Despite the battle, no state has taken the final step yet.

“There has undoubtedly been great disquietude among the states over this issue,” says Jennings. “But all of the states continue to participate in NCLB, and the move to pull out of it has died down.”

The primary reason why state disgruntlement with the act has lessened, adds Jennings, is money: “Once money from Washington through President Obama’s stimulus package began to reach the states,” he says, “they became more concerned with how that money should be used.”

And the money has been substantial. In April, economic stimulus aid for education to the states equaled $39.8 billion from the State Fiscal Stabilization Fund, along with another $8.8 billion from the Government Services Fund. In June, Education Secretary Arne Duncan announced that the federal government would be willing to spend another $350 million for states willing to adopt national standards for math and reading.

In so doing, Duncan made it clear where he stood on the federal/state control debate. Speaking at an event co-sponsored by the National Governors Association, the secretary commented: “What you’ve seen over the past couple of years is a growing recognition from political leaders, educators, unions, nonprofits—literally every sector—coming to realize that 50 states doing their own thing doesn’t make sense.”

Such arguments, thinks Vratil of Kansas, underline a certain reality: “Like it or not, we are dependent at the state level on federal education aid.

“The truth of the matter is that the federal government has its hooks in the states so deeply on education funding that the states can’t get rid of it.”

And even accepting that the states have had a right to complain about NCLB, Plymale of West Virginia says its emphasis on testing has had a positive side. “We have all seen scores increase and get better, there is no two ways about that.”

Rising Scores

Test scores have improved in all of the states since the start of the act, with nearly three-quarters of what is described as both advanced and basic students testing better than six years ago, according to a study released in June by the Center for Education Policy.

But the effects of the testing in each state have been uneven. In Wisconsin, for example, a CEP study reported reading proficiency rates marginally declined for fourth graders from 82 percent in 2006 to 81 percent in 2008, eighth graders similarly saw a 1 percentage drop between those two years, while 10th graders stayed steady at a lower 75 percent.

In math, the scores were uninspiring. Wisconsin fourth graders went from 73 percent to 77 percent proficient between 2006 and 2008, eighth graders improved by 1 percent to 75 percent, and 10th graders dropped from 72 percent in 2006 to 69 percent proficient in 2008.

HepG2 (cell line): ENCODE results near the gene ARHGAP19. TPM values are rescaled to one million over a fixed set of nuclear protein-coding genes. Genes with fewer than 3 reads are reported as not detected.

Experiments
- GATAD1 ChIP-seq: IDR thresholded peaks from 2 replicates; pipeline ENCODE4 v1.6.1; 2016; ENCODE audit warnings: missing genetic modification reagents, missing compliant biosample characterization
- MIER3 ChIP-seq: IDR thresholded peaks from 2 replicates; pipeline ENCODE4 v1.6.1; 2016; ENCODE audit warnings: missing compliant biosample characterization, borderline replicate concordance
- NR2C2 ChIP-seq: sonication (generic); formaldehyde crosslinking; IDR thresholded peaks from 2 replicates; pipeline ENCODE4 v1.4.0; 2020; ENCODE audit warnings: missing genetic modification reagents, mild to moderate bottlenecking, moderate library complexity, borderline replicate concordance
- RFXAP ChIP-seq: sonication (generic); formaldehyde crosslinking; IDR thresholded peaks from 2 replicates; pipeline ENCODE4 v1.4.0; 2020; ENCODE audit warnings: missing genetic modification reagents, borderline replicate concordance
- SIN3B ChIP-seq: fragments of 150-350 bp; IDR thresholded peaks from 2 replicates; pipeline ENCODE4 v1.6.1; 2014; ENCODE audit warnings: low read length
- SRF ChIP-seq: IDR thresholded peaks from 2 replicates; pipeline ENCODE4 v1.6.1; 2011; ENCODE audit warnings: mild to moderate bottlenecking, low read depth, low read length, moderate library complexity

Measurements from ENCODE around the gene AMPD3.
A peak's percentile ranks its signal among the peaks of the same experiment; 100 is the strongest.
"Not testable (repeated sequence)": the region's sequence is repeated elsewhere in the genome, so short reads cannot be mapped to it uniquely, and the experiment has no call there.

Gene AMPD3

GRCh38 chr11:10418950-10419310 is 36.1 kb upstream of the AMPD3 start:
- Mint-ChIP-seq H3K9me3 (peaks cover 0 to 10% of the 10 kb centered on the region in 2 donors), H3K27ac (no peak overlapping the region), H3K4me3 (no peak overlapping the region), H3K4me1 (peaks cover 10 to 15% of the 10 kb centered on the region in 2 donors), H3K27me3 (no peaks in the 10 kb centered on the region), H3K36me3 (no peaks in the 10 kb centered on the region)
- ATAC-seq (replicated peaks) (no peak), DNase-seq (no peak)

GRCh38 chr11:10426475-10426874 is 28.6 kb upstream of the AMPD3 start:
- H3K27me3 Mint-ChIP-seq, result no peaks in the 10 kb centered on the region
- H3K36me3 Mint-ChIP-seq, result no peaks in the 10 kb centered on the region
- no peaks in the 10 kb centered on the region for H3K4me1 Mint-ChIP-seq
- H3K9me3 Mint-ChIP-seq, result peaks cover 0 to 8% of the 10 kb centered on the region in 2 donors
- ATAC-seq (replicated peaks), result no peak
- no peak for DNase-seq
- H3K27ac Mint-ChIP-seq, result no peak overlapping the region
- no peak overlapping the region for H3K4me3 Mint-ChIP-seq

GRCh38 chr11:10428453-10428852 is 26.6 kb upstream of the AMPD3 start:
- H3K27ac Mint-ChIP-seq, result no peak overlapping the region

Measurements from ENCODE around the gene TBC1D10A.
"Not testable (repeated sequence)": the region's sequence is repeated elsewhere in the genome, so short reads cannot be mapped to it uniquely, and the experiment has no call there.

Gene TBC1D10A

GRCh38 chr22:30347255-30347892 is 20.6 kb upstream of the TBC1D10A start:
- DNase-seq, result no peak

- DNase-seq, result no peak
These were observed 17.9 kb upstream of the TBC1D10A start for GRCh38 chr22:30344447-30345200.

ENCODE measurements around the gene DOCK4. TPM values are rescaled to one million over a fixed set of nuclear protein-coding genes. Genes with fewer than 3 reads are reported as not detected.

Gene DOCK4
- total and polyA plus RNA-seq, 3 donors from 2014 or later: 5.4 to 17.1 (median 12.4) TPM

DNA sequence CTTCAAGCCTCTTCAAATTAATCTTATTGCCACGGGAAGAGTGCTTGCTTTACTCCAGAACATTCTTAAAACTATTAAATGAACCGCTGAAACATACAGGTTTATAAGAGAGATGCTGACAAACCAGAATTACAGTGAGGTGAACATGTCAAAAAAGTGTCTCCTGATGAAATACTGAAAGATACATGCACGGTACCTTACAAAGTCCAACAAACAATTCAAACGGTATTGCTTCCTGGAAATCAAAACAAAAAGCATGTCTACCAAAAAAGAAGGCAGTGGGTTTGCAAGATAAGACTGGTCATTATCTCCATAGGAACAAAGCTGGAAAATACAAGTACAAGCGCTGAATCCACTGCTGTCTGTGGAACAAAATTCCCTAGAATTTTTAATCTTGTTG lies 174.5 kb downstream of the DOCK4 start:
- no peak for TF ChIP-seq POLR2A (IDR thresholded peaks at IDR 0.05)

As a result, 148 of the 2,269 public schools in Wisconsin failed to meet the act’s standards, with 79 schools being put on the “schools identified for improvement” list.

As a sign that there may be even more trouble behind such numbers, Wisconsin’s Olsen notes that when many of the same students taking the NCLB tests also have taken the National Assessment of Educational Progress test, which is regarded as the only nationally representative assessment of student knowledge, they score lower.

“I don’t think the schools are purposely trying to make their tests easier to get the result NCLB wants,” says Olsen, “but I think they purposely may be making the cut score low. So the school scores show one percentage of students who are proficient, but the NAEP tests show they are not as proficient as the state would like us to believe.”

Other states, however, generally have seen improving scores. In Arizona, where Schapira has tried to get his state to withdraw from NCLB, fourth, eighth and 10th graders have either improved in both reading and math proficiency between 2005 and 2008, or stayed even.

One of the biggest jumps in Arizona has come with the youngest: Fourth grade proficiency in reading jumped from 64 percent to 70 percent, while the same grade’s proficiency in math went from 71 percent to 74 percent, perhaps indicating that early teaching for the test has paid off.

In Louisiana, proficiency rates are lower, but again, have shown improvements. Eighth-graders between 2006 and 2008 saw their reading proficiency rates increase from 50 percent to 57 percent (although 10th graders declined from 61 percent to 58 percent).

As in Arizona, the fourth graders in Louisiana showed the most improvement, jumping from 64 percent proficient in 2006 to 69 percent last year, and 62 percent proficient in math in 2006 to 67 percent in 2008.

Critics argue that because states can write their own standardized tests, inadequate student performance is papered over by tests that are easier than they should be.